COVID left the world confused when it came to at-home education. So, companies scrambled to provide and have come a long way since. Today, even if we seem to be out of the woods pandemic-wise, the growth and continual development in edtech remain key ingredients to the achievement of the fourth SGD - quality education.
Another underdeveloped sector during the pandemic proved to be healthcare. Innovations in virtual healthcare and telemedicine prove to be of the utmost importance beyond this crisis as well. Such technologies, like Jutro Medical or Wise Healthcare, can help unburden the healthcare system, decrease the carbon footprint of urban areas, and unburden the pocketbooks of individuals without health insurance.
We discovered that fintech flourished during COVID in many ways. This is mostly because the field became more user-centric, and many previously ignored categories - like unbanked individuals - gained access to financial services and better loan conditions. This is likely to be a burgeoning tech field in the achievement of the very first sustainable development goal: no poverty.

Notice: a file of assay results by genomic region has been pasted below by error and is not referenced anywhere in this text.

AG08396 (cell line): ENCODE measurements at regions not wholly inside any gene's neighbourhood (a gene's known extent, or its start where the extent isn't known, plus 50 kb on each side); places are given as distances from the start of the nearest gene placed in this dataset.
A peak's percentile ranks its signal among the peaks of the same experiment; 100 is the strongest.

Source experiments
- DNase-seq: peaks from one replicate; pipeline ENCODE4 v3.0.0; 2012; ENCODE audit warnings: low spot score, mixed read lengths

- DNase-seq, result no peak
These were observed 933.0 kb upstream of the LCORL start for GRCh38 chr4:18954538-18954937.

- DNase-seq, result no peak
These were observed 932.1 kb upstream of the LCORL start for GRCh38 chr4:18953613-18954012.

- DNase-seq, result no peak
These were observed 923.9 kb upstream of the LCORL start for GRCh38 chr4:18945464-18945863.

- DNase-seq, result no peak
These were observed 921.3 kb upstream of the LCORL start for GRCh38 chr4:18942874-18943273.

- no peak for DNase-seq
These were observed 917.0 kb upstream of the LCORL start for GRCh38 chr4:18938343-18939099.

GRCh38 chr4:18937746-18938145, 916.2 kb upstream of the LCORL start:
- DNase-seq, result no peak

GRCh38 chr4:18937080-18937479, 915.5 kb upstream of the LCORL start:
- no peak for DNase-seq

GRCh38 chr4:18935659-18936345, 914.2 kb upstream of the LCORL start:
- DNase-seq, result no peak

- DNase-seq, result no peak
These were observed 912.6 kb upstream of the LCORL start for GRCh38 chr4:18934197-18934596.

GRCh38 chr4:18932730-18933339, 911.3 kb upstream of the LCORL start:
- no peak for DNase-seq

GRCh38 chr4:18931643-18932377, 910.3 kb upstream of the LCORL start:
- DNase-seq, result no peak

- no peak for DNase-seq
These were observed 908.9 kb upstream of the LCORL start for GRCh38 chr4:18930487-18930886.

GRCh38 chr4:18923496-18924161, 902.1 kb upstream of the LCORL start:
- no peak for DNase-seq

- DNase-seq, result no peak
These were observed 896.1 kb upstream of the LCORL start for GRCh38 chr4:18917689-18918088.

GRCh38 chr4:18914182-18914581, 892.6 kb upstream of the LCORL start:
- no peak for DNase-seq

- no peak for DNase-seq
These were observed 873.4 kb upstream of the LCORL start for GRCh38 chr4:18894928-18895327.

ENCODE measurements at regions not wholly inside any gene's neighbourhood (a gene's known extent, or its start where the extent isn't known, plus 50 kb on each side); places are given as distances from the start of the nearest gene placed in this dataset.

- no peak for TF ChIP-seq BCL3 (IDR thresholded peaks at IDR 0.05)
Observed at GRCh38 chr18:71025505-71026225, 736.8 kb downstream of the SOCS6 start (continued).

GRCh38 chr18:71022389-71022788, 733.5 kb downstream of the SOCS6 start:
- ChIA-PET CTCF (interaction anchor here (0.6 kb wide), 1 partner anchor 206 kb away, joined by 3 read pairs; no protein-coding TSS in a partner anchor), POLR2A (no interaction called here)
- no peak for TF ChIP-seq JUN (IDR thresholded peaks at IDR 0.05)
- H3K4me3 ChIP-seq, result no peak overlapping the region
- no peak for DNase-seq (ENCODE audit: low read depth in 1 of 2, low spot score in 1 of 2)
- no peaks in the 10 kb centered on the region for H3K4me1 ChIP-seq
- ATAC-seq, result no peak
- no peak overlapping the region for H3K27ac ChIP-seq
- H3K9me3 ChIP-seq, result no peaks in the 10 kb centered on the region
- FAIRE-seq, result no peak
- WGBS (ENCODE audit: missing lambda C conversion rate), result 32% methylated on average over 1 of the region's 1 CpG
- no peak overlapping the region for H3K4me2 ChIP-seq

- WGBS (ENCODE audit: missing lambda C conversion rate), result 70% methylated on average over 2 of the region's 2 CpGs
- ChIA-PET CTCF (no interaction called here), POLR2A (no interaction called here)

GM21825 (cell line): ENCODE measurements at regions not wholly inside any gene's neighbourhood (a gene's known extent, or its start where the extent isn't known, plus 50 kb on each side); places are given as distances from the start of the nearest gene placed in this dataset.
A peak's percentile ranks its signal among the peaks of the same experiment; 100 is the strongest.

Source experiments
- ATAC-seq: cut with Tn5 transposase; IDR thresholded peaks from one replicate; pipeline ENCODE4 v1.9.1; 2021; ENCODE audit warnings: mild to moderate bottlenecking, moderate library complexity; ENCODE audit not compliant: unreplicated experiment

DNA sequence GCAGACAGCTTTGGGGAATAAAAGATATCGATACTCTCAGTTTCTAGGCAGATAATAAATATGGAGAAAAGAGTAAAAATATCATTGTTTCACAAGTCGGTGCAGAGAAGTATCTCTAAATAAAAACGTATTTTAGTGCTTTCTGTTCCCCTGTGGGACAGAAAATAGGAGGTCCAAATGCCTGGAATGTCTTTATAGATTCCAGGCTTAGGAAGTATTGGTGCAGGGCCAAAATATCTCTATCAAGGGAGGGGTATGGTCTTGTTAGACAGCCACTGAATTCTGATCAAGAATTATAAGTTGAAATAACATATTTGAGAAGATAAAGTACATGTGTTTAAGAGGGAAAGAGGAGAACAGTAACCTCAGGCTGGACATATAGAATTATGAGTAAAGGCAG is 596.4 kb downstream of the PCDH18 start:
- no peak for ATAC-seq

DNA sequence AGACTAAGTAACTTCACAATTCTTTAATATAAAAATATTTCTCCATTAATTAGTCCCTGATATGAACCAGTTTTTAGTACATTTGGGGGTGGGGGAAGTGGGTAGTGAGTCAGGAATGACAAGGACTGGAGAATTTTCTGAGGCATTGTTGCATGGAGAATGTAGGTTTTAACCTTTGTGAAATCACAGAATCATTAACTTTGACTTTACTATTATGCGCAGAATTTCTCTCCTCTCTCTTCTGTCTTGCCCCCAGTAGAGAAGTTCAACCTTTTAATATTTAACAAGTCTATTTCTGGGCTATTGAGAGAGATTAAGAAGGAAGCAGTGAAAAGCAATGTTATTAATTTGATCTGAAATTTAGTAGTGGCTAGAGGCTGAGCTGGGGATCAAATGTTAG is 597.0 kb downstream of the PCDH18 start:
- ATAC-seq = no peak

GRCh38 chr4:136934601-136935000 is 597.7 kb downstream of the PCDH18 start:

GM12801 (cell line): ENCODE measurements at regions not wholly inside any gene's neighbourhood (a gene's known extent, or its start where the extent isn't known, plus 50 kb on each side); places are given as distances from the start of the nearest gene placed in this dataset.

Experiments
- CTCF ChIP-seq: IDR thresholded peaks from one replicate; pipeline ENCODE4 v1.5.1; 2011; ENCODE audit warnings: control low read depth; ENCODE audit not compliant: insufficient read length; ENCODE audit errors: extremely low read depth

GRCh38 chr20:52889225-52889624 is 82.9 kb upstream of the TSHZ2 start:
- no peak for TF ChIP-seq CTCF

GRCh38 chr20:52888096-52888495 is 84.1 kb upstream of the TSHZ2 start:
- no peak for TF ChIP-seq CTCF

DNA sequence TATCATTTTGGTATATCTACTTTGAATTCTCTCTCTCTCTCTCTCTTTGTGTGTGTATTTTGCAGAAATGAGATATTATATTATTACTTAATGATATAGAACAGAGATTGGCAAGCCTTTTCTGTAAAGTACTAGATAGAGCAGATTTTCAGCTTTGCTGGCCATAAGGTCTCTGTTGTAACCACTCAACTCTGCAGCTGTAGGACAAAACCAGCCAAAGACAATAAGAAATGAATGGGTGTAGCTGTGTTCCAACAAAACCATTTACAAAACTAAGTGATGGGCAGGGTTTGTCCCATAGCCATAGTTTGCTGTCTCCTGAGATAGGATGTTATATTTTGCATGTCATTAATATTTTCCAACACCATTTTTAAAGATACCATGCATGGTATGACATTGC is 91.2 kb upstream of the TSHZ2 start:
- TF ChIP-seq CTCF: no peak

Finally, let’s check out some of the big SDG events in 2022.
SDG related events in 2022
Some of the most notable. large-scale events in SDG for 2022 include:
For a full list of events for this year, you can check out the SDG Knowledge Hub calendar or the UN website. Or you can head over to our Event Calendar and check out any upcoming or past events for this year.
Is 2022 the year of SDGs?
Academics seem to think so - the year 2022 is actually set to be the year of SDGs. At the very least, they’ll be one of the most discussed topics, not just at SDG-specific UN events but also at publishing conferences, local talks, and news outlets.
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However, in the words of Simon Linacre, director of international marketing & development at Cabells:
“Just because 2022 is set to be the ‘Year of the SDGs’ for the scholarly communications industry, that doesn’t mean it has a clear path forward. There is a range of competing interests and systems at play which could go in any one direction.”
Linacre goes on to qualify that the fact we’re talking about SDGs in itself is important. Yet, no one can deny that talk is nothing without action.
What we see is that governments need better focus and better collaboration to achieve the SDGs in the set timeframe, but we also see that investments in new technologies - like renewable energy, sustainable agriculture, NbS for biodiversity, etc. - are not where they need to be. However, 2022 can be a year where we see even more growth for investment into sustainable technologies and solutions.